A month later, in a C-SPAN interview about his presidential aspirations, Romney declared, “I'm at the forefront of some of the toughest issues in the nation that relate to the culture of our land. … I'm the leader in the fight to keep cloning and stem, if you will, embryo farming from being introduced to the land.” (You can watch the clip here.)
That was a stretch, to put it kindly. The leader in the fight against embryo-destructive research was President Bush. Romney, in his most recent statement on stem cells, had sided with Bush’s opponents. At a Boston press conference on May 27, 2005, Romney had equated his own position with that of federal lawmakers who were trying to overturn Bush’s restrictions on stem-cell research. In a video of the press conference, shown here, you can watch Romney’s statement: “The United States House of Representative voted for a bill that was identical to what I proposed. … They voted to provide for surplus embryos from in vitro fertilization processes being used for research and experimentation. That’s what I said I support.”
Chip Somodevilla/Getty Images.
As late as October 2006, Romney continued to say he favored using spare IVF embryos for stem-cell research. Then, apparently, he had another epiphany.
On Jan. 8, 2007, Sen. Jim DeMint of South Carolina, an influential player in that state’s Republican primary, endorsed Romney for president. In a letter, DeMint assured South Carolina conservatives that Romney was “strongly pro-life” and supported “maintaining the ban on federal funding of research that involves the killing of human embryos.” DeMint called Romney “a great asset to the cause of life because he has done something that we must convince many other Americans to do; he has changed his mind. After reviewing new scientific data, he is absolutely convinced that human life begins at conception.”
But Romney hadn’t reviewed any new data between October and January. The only thing that had changed, other than his position on funding stem-cell research, was DeMint’s endorsement. The question was which change explained the other.
Romney’s new position, articulated in a February 2007 statement from his aide, Peter Flaherty, was that embryo-destructive stem-cell research “should not be funded by the taxpayers” because it was "ethically troublesome," though Romney continued to defend it as a private choice. Within days, Romney’s allies were marketing this position to pro-lifers, using it as a wedge issue against rival Republican candidates John McCain and Rudy Giuliani.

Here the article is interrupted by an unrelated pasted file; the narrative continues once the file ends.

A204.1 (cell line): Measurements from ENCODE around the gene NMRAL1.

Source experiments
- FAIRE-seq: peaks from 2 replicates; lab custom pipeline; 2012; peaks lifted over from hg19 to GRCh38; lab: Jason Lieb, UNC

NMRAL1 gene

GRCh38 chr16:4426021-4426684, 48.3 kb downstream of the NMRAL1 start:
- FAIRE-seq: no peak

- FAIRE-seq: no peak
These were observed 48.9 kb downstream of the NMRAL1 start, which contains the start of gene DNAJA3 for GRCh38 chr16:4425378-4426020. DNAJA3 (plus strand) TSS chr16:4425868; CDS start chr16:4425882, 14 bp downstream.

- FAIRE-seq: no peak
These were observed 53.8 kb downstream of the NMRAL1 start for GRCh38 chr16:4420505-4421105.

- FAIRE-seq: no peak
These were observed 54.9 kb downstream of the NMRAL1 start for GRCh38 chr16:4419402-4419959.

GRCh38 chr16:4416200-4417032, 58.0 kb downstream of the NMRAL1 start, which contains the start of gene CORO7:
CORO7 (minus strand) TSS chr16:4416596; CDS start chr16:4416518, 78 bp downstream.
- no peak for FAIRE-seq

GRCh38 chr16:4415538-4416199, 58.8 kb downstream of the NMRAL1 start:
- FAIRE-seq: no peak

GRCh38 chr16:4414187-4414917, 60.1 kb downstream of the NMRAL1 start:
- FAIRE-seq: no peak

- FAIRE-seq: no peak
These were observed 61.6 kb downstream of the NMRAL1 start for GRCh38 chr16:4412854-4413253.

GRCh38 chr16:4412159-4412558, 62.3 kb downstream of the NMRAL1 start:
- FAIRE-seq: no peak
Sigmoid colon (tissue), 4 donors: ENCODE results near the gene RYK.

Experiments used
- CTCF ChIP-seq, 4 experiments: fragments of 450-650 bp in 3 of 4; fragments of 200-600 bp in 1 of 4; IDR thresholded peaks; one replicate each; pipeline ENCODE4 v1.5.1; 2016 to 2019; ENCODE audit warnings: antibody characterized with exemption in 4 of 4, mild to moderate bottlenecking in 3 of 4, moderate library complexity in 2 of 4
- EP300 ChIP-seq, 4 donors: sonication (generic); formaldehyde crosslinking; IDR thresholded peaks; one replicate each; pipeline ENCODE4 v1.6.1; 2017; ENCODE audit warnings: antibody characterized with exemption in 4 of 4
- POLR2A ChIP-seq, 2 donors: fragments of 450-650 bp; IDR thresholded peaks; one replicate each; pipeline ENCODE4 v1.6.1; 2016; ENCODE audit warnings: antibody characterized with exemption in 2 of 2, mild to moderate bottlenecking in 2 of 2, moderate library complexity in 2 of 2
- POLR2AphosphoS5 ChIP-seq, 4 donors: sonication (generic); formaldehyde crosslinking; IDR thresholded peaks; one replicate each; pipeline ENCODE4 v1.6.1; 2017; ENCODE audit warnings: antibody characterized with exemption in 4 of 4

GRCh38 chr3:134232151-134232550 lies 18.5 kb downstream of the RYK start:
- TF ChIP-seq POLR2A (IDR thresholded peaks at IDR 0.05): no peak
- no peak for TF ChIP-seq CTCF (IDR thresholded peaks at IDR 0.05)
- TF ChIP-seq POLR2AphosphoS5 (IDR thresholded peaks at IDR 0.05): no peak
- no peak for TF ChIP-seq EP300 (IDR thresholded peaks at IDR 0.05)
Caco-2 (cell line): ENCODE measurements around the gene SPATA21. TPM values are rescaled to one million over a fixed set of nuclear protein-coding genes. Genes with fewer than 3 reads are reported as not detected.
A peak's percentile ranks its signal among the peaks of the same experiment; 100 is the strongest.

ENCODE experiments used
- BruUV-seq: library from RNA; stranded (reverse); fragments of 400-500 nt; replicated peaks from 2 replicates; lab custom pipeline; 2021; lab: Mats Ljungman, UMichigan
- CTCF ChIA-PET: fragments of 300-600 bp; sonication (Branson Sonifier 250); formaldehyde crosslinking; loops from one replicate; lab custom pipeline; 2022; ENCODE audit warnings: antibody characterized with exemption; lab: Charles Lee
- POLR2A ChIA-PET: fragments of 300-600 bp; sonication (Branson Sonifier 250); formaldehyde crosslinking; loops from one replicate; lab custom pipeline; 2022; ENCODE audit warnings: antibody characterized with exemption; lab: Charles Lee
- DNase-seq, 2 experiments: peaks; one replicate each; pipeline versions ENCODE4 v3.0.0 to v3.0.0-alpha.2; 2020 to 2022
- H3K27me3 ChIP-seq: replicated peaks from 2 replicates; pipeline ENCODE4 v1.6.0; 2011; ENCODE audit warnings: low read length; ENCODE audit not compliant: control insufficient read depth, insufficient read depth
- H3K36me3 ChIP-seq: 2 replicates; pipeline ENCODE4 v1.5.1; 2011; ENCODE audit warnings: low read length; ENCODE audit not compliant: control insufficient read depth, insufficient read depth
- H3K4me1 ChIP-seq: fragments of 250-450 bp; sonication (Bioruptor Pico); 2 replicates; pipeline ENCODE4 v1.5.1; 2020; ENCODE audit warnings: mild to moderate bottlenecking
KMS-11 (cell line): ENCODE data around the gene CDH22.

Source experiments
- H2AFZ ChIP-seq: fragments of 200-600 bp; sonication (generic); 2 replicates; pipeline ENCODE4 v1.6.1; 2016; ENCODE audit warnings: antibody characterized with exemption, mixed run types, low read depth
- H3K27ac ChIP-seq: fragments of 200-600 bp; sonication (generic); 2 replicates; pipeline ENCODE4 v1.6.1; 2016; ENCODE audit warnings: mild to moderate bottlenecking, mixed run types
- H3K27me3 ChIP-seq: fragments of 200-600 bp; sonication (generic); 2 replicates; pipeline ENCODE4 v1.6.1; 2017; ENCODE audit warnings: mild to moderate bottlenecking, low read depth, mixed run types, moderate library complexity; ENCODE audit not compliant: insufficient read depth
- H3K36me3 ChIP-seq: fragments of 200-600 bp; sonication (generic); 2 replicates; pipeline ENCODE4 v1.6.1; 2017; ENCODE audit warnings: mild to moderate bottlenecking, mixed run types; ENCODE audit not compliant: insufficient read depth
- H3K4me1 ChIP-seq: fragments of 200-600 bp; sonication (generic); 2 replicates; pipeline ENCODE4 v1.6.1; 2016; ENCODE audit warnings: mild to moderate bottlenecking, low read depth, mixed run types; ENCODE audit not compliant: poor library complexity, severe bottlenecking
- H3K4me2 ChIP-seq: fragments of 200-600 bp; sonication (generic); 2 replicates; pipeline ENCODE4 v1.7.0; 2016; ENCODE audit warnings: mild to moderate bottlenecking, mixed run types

Once again, Romney had changed his position. And once again, he had profited by it. But that wasn’t enough. The record had to be scrubbed, too.
In May 2005, Romney had clearly said on camera that his position was identical to the House bill that would have funded embryo-destructive stem-cell research. Looking back at that period, Romney could have admitted that he’d changed his position since then. But that would have complicated the conversion story. The conversion was supposed to have happened all at once. So Romney’s aides reinterpreted his 2005 statement. They said he had been talking about research the federal bill would have allowed, not research it would have funded.
That was impossible. Bush had never prohibited research on spare IVF embryos. The federal bill couldn’t have legalized this research—and didn’t—because the research was already legal. The entire debate between Bush and Congress had been about funding. Romney’s reinterpretation of his 2005 position was no more truthful than his reinterpretation of his 2002 position.
On abortion, too, Romney went through a series of revisions in 2006 and 2007. His first stop was the Charlie Rose show on June 5, 2006. There, for the first time, Romney told the story of his November 2004 epiphany about embryos and Roe. (You can watch it here.) He ended the story with this account of his takeaway:
I recognized that I could no longer stand in the posture of saying, “Look, I’m personally opposed, but I’m not going to change the law.” I needed to make it very clear that in my view we are wrong to accept abortion other than in cases of rape and incest.
This account was impossible to square with the record. In the months after his November 2004 meeting, Romney had been pressed repeatedly to clarify his abortion position. He had refused to alter any part of his position until July 2005. And he had never shifted his position on changing the law. He continued to stand by his 2002 pledge not to restrict abortion in Massachusetts.
By the time Romney told the epiphany tale to Redstate in September 2006, he had patched up the narrative. His new version of the story ended with a fuzzier commitment to call himself pro-life. But in 2007, Romney added other fictions to his record: that he had “never said I was pro-choice,” that he had “opposed efforts to advance embryo-destructive research,” and that he had resolved to make Massachusetts a “pro-life state.”
Will Saletan covers science, technology, and politics for Slate and says a lot of things that get him in trouble.